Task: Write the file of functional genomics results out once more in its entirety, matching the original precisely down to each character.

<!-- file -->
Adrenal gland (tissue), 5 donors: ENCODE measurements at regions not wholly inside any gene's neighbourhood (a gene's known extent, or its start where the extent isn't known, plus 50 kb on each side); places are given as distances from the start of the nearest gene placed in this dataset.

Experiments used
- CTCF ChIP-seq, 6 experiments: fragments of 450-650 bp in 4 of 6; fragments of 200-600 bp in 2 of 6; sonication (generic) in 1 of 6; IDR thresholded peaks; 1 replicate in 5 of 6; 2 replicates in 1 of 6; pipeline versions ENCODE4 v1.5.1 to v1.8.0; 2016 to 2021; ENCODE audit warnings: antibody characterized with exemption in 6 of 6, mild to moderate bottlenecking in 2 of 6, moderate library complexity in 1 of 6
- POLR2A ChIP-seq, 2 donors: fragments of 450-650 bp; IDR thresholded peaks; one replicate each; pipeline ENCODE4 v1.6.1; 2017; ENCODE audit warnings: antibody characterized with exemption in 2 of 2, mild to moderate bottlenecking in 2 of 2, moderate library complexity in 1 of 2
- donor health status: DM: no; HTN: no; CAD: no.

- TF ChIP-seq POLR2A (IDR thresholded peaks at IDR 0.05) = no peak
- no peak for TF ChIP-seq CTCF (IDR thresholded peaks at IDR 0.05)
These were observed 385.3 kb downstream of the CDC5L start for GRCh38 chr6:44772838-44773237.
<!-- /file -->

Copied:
Adrenal gland (tissue), 5 donors: ENCODE measurements at regions not wholly inside any gene's neighbourhood (a gene's known extent, or its start where the extent isn't known, plus 50 kb on each side); places are given as distances from the start of the nearest gene placed in this dataset.

Experiments used
- CTCF ChIP-seq, 6 experiments: fragments of 450-650 bp in 4 of 6; fragments of 200-600 bp in 2 of 6; sonication (generic) in 1 of 6; IDR thresholded peaks; 1 replicate in 5 of 6; 2 replicates in 1 of 6; pipeline versions ENCODE4 v1.5.1 to v1.8.0; 2016 to 2021; ENCODE audit warnings: antibody characterized with exemption in 6 of 6, mild to moderate bottlenecking in 2 of 6, moderate library complexity in 1 of 6
- POLR2A ChIP-seq, 2 donors: fragments of 450-650 bp; IDR thresholded peaks; one replicate each; pipeline ENCODE4 v1.6.1; 2017; ENCODE audit warnings: antibody characterized with exemption in 2 of 2, mild to moderate bottlenecking in 2 of 2, moderate library complexity in 1 of 2
- donor health status: DM: no; HTN: no; CAD: no.

- TF ChIP-seq POLR2A (IDR thresholded peaks at IDR 0.05) = no peak
- no peak for TF ChIP-seq CTCF (IDR thresholded peaks at IDR 0.05)
These were observed 385.3 kb downstream of the CDC5L start for GRCh38 chr6:44772838-44773237.